I apologize for Rachel nor I updating the blog sooner, but no news is good news, right? Kevin has been feeling quite well. He has a great appetite, he seems to have a good amount of energy, and has picked up quite the proclavity towards hitting a baseball. I talk to Rachel often, and her and I are on the same page. We're still adjusting to our new lives, the after (traumatic brain tumor surgery and treatment) portion of our lives. I can honestly say I'm not the same person, nor am I close, compared to who I was 16 months ago. I might as well be named a different person, and I know talking to Rachel she feels the same way. We have nothing to complain about as Kevin is doing about as well as he could possibly be doing all things considering. He definitely is to the point he doesn't like his cancer to mentioned in conversations with others. I've had some sleeping problems, and we'll just say it stems from some post traumatic stress, but Kevin on the other hand wants that world to be over. God Bless him, so do we. I won't lie and say he's 'perfect. He still get's quite emotional when he feels the need, and is having some significant challenges with his writting. All in all, out of scale from 1 to 10 of what we hoped for, he's an 11. he won't talk about his cancer, but he does like to talk about St. Judes, so that's good. He realizes how special that place was for all of us. Our family is all doing well though, and Jake is growing, and growing. He's talking more, and pretty much doing all he can to keep up with Kevin and Scotty. Kevin's not growing a whole bunch, but the combo of a brain tumor, radiation, and chemo will do that. We may cross the growth hormone bridge when we get there. In closing, we were'nt close to Mary Kate like so many other were at the Target house, but not a day goes by that I don't think of her. Her passing was particuliarly hard on me, since she was such a strong virbrant young lady. At any rate, things are good, and we hope all has a happy and safe Memorial 'day Weekend.

Eric & Kevin

Thursday, April 9, 2009

Finishing up our visit

Today's our last day of appointments at St. Jude. Everything is going well. Most importantly his MRI was clear! Also, it was Kevin's first time doing the MRI without sedation. We are extremely proud of him! He watched a movie and didn't complain once. It's a little odd being here without knowing many of the patients. They're all new names and faces, but we've met some nice people. Overall a very good visit!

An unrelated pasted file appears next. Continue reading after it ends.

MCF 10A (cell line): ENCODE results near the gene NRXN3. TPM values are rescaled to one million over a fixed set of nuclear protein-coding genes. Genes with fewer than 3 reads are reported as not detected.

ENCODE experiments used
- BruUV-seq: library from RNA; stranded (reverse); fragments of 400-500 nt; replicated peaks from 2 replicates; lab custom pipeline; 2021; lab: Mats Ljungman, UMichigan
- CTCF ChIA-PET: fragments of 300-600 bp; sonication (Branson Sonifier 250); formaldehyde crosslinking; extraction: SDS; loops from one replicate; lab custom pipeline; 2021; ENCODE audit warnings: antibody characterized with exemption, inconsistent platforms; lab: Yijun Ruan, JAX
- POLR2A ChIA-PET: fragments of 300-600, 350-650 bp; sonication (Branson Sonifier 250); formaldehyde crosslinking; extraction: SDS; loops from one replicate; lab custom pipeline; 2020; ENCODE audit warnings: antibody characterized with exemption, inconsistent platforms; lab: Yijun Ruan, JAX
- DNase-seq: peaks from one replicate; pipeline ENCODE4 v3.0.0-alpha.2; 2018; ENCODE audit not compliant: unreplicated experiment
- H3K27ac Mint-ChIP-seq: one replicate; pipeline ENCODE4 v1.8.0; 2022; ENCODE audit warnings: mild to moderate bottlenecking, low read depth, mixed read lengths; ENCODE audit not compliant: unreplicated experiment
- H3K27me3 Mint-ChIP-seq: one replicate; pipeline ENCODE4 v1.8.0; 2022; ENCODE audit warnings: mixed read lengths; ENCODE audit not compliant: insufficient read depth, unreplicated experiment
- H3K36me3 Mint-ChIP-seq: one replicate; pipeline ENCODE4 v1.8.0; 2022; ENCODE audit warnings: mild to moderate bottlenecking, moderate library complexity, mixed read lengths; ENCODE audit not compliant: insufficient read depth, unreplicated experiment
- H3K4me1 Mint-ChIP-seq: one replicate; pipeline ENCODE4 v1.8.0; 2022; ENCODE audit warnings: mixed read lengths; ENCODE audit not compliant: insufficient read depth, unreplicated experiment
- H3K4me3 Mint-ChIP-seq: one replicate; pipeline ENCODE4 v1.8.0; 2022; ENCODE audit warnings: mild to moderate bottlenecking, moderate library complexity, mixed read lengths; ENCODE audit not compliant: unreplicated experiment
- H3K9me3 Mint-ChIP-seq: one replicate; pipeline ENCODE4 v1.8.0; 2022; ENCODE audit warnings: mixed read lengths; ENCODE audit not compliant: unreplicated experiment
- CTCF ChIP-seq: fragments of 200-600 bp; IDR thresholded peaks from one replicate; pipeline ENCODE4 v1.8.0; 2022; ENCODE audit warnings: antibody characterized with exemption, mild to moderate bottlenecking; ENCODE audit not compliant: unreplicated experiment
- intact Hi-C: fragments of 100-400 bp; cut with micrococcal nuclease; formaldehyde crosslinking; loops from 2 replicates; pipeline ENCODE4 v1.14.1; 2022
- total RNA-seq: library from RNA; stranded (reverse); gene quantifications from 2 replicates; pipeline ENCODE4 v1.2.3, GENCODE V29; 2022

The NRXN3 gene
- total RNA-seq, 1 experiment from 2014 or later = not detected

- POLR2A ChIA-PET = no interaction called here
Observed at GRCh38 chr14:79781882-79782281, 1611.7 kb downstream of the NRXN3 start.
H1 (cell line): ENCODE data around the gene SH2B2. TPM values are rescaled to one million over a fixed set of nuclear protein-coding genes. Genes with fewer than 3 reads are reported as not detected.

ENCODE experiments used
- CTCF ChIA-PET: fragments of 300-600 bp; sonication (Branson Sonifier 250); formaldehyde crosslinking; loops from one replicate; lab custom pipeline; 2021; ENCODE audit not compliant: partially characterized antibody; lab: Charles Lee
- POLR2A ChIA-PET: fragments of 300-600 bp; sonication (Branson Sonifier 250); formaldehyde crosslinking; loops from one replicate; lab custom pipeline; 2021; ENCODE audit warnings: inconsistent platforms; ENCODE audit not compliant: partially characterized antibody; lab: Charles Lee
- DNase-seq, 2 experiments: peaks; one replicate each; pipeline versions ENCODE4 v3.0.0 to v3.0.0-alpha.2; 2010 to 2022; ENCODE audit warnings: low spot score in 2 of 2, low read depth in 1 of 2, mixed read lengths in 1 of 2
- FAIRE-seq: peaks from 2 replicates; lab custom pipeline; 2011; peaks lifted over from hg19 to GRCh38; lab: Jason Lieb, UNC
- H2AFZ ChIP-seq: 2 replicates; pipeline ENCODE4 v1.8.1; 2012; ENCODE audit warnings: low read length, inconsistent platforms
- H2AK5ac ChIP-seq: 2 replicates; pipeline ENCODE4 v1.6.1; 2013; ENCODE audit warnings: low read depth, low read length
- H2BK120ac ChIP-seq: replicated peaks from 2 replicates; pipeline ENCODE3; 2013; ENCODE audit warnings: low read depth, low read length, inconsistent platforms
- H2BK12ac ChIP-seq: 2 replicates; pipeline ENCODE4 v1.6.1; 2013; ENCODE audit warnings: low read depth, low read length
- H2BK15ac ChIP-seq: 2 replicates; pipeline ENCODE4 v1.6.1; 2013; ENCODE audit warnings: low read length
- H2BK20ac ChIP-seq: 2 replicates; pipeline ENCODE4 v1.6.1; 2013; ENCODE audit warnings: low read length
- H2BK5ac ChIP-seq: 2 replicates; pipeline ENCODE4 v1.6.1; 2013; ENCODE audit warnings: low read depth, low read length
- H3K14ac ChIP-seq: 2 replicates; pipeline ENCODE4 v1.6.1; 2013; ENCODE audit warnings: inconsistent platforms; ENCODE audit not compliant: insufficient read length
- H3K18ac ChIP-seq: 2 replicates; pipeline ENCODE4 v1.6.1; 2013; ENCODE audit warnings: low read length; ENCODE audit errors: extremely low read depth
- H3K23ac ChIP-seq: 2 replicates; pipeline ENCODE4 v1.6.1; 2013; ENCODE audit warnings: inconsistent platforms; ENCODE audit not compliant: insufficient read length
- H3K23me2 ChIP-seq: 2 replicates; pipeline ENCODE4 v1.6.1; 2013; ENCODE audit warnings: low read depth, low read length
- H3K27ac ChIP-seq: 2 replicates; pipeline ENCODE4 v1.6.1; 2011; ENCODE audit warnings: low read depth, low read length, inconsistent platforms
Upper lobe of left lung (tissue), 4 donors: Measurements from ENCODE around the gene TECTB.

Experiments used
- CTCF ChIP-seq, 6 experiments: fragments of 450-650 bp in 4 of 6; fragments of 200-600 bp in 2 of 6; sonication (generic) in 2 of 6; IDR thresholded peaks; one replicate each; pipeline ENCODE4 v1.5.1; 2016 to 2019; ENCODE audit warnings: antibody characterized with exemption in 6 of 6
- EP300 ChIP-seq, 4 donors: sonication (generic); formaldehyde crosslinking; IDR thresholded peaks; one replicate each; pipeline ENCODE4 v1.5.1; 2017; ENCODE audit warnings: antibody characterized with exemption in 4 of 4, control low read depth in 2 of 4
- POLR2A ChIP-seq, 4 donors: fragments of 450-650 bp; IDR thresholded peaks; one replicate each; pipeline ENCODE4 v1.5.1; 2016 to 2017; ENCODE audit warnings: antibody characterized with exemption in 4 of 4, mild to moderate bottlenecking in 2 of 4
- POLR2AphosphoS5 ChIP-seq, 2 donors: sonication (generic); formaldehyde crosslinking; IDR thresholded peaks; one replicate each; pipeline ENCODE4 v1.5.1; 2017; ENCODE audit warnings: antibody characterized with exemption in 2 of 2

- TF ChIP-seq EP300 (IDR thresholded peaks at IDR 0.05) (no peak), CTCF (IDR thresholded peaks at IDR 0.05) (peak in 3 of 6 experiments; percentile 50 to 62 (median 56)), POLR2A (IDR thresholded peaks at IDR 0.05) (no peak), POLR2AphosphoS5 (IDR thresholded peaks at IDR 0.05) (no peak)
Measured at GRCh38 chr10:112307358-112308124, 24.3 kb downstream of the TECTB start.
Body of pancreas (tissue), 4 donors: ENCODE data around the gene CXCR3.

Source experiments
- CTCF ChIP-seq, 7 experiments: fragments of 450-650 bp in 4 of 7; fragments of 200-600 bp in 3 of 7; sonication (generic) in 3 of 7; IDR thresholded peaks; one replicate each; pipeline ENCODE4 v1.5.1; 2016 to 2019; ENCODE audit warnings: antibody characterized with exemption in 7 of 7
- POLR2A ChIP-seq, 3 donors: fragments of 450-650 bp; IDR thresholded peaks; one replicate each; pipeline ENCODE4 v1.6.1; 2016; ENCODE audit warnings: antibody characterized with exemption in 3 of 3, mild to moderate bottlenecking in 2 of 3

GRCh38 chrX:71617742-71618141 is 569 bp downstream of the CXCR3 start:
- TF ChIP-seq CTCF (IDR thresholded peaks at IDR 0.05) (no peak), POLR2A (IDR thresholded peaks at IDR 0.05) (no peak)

Monday, April 6, 2009

It's that time

Tomorrow, Kevin, Rachel, Jake and I make the journey back to Memphis. We've all grown to love the area and the people so much, but obviously it's hard to get too excited knowing the MRIs lie ahead. Kevin's been feeling great, so I'm going to take the positive mind set that we'll hear the feedback we want to hear following his tests. This past week's been tough psychologically on the entire St. Jude family, as Mary Kate Rushing passed. Regina, Mary Kate, and Alyson were pillars of the St. Jude community. We saw Mary Kate each and every day at the Target House, more times then not filling the room with her vibrant personality. I still get phone calls and emails from my St. Jude's freinds. I truely believe we've made friendships for life down there. Hope all is well with everybody. Please have a blessed Easter Weekend!


Tuesday, March 31, 2009

Reach the Day - June 22-23, 2009 - Washington, DC

Reach the Day - June 22-23, 2009 - Washington, DC
As many of you know, Reach the Day is an event sponsored by CureSearch, the largest childhood cancer advocacy group in the country. CureSearch unites the world's largest childhood cancer research organization, the Children's Oncology Group, and the National Childhood Cancer Foundation through its mission to cure childhood cancer. Reach the Day is an annual event that brings the childhood cancer community together in one place on one day to raise our voices for all children with cancer and for those children who no longer have a voice. CureSearch arranges for personal meetings with Congress, giving you an opportunity to speak with one voice to raise federal funding for research. You can learn more about Reach the Day here.

My fellow cancer warriors, let me know if you are interesting in joining me there!

Monday, March 30, 2009

St. Jude Friend

Today is sad day for our St. Jude's family. Mary Kate lost her battle with Leukemia, and has earned her wings. She was a year older then Kevin, and stayed at both the RMH and Target House the same time we did. Please pray for her mother Regina and sister Alyson, who obviously are in an enormous amount of pain. Mary Kate's father also lost his battle with cancer a few years ago.


Sunday, March 29, 2009

Rolling along